Case series of keratitis in poultry abattoir workers induced by exposure to the ultraviolet disinfection lamp
© Kwon et al. 2016
Received: 2 September 2015
Accepted: 28 December 2015
Published: 15 January 2016
An outbreak of eye diseases occurred among workers at a poultry abattoir in South Korea from December 2012 to June 2013. An epidemiological investigation of the causative agent was conducted. The workers were given a special health examination and workplace environmental monitoring was performed. Workers with ocular symptoms subsequently underwent an ophthalmic examination.
From a total of 41 workers, 26 (63.4 %) were diagnosed with keratoepitheliopathy by ophthalmic examination. Environmental monitoring of the workplace revealed that the ultraviolet (UV) apron-disinfection lamp had not been turning off at the set times, and so the workers’ faces had been exposed to UV radiation. Effective radiation dose measurement showed a UV-B exposure of 7-30 μW/cm2, and a UV-C exposure of 40-200 μW/cm2; both values exceed the occupational exposure limits. The outbreak ceased after the lamp was repaired.
This case shows that inappropriate use of the UV disinfection lamp can cause mass photokeratitis. In order to prevent this, the UV disinfection lamp must be checked regularly, workers must be educated on the health effects of UV radiation, and appropriate eye protection must be worn.
Ophthalmologic diseases in industrial workplaces comprise as much as 5–20 % of all occupational diseases . Among occupational ophthalmologic diseases of the cornea or conjunctiva, ocular trauma occupies the highest proportion—reported to account for 12.7–21.9 % of all industrial accidents in Korea, and 5–19 % of those in America [1, 2]. Most ocular trauma involves damage to the cornea or conjunctiva of the eyes. Other kinds of ocular trauma include post-trauma infection, corneal damage by ultraviolet (UV) radiation, burns, blunt ocular trauma, and eye perforation damage . The causes of ocular trauma include direct damage by foreign substances, damage by chemical substances, cataract caused by hazardous light, and dry eye and pain caused by ergonomic problems such as computer monitor tasks [4, 5].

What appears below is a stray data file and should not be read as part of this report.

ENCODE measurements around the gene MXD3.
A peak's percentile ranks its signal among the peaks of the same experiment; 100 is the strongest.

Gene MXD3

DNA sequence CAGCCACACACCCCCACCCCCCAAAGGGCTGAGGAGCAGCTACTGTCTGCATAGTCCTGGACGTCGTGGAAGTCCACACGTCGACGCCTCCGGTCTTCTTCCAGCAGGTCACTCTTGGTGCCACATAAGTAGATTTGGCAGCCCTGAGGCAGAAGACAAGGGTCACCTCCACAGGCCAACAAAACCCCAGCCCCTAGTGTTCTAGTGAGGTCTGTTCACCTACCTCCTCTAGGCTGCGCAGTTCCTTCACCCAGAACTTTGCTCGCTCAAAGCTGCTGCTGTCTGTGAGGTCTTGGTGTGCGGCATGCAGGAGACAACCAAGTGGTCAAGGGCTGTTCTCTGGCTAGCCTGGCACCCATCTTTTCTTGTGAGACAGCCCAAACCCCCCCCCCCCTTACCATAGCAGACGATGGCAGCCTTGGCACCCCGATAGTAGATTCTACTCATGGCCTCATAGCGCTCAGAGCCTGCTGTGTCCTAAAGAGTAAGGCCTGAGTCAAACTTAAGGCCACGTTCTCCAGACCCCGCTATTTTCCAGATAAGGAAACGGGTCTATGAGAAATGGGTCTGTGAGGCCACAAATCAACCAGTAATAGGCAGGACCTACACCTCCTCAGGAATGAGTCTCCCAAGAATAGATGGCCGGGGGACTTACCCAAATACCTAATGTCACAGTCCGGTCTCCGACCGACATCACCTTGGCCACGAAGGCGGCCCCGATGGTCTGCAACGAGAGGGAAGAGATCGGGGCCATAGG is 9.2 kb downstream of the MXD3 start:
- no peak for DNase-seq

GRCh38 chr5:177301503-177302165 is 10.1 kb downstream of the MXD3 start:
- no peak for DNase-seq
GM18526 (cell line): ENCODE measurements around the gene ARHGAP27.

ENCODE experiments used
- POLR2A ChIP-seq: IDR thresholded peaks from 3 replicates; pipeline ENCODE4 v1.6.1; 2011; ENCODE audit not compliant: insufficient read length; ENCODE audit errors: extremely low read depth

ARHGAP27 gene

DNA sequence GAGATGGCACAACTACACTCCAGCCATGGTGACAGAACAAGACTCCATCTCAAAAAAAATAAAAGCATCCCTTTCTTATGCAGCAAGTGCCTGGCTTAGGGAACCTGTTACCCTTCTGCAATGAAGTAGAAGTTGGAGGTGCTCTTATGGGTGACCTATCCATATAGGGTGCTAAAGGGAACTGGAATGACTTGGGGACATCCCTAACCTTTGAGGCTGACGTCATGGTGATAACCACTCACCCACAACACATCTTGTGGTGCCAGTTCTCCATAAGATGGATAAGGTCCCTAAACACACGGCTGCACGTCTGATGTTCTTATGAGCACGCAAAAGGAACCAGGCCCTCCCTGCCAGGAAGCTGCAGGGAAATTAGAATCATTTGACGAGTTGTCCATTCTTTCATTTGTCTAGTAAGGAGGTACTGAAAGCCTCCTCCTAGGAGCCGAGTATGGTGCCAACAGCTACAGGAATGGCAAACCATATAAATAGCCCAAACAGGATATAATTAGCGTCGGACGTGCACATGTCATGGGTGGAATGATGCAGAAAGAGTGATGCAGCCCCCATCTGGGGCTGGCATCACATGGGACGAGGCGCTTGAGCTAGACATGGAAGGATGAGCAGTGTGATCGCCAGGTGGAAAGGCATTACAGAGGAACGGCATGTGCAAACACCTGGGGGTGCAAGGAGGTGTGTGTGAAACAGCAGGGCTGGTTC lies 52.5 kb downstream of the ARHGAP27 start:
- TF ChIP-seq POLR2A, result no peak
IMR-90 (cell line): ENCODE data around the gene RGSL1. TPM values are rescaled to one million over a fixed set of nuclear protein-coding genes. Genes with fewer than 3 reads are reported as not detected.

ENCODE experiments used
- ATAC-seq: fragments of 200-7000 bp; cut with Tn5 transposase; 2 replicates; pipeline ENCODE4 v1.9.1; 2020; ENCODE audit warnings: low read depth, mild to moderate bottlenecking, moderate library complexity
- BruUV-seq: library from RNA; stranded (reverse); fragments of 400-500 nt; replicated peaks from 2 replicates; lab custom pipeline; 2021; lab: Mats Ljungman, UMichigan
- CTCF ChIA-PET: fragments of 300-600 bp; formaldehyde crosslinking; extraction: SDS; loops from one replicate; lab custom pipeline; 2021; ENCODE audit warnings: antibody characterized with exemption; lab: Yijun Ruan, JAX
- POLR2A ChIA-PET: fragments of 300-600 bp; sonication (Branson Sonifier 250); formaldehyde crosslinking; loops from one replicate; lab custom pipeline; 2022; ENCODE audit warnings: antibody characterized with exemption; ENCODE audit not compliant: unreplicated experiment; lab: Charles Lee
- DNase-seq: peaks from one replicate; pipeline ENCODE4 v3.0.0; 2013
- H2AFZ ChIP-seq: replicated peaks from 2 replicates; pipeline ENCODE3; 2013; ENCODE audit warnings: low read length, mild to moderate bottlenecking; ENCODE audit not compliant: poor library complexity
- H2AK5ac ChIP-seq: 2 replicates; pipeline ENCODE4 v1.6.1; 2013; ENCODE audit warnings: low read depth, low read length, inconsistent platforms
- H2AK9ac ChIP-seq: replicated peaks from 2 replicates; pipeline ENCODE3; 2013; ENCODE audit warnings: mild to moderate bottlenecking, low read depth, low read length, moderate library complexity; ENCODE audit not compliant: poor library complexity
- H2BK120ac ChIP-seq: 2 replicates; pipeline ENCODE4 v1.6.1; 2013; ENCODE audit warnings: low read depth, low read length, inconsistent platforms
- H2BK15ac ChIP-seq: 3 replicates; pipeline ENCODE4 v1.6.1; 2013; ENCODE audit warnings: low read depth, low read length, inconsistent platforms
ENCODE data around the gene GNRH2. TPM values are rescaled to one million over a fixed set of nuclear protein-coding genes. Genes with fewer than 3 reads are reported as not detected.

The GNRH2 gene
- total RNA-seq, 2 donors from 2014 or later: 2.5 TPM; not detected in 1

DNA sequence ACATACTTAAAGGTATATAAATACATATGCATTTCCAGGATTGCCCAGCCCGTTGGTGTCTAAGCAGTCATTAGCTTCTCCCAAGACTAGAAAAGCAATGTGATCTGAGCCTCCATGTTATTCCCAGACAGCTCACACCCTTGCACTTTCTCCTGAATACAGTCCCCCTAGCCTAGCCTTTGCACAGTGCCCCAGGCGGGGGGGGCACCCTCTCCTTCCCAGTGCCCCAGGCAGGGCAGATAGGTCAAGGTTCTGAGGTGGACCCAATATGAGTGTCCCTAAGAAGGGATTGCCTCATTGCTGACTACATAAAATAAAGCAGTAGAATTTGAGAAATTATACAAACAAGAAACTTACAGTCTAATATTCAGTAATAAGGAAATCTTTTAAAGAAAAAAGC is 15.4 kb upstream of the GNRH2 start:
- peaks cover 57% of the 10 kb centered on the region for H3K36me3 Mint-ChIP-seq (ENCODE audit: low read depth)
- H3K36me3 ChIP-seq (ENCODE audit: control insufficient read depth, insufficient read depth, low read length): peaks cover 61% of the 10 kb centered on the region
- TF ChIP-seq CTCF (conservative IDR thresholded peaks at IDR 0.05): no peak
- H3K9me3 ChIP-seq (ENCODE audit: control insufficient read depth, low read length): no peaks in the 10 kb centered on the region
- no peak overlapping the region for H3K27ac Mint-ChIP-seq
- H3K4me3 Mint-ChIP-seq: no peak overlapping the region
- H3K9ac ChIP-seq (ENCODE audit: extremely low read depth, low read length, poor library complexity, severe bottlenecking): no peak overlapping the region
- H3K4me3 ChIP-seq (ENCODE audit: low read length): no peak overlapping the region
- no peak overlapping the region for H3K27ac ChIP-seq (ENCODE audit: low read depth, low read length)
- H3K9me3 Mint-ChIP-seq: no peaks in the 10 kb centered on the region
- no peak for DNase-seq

UV radiation is electromagnetic radiation with a wavelength of 100–400 nm. It is classified into UV-A (wavelength 400–320 nm), UV-B (wavelength 320–290 nm), and UV-C (wavelength 290–100 nm) depending on the range. UV radiation with a relatively short wavelength (<295 nm) is mostly absorbed by the anterior segment of eye; this causes damage to the cornea and conjunctiva, resulting in photokeratitis, particularly in welders [6, 7]. UV radiation with a relatively long wavelength, such as UV-A or UV-B, has an effect on the lens, causing cataract in cases of long-term exposure. Furthermore, pterygium is strongly correlated with this type of UV radiation .
This investigation was performed by the request of Ministry of Labor and employer. Workers at a poultry abattoir began experiencing mass ocular symptoms, including stinging eye, eye pain, and teardrops, from December 2012 to Jun 2013. We attempted to establish the cause through epidemiological investigation, and stipulated certain precautions to be taken in future to prevent it.
Epidemiological investigation: case series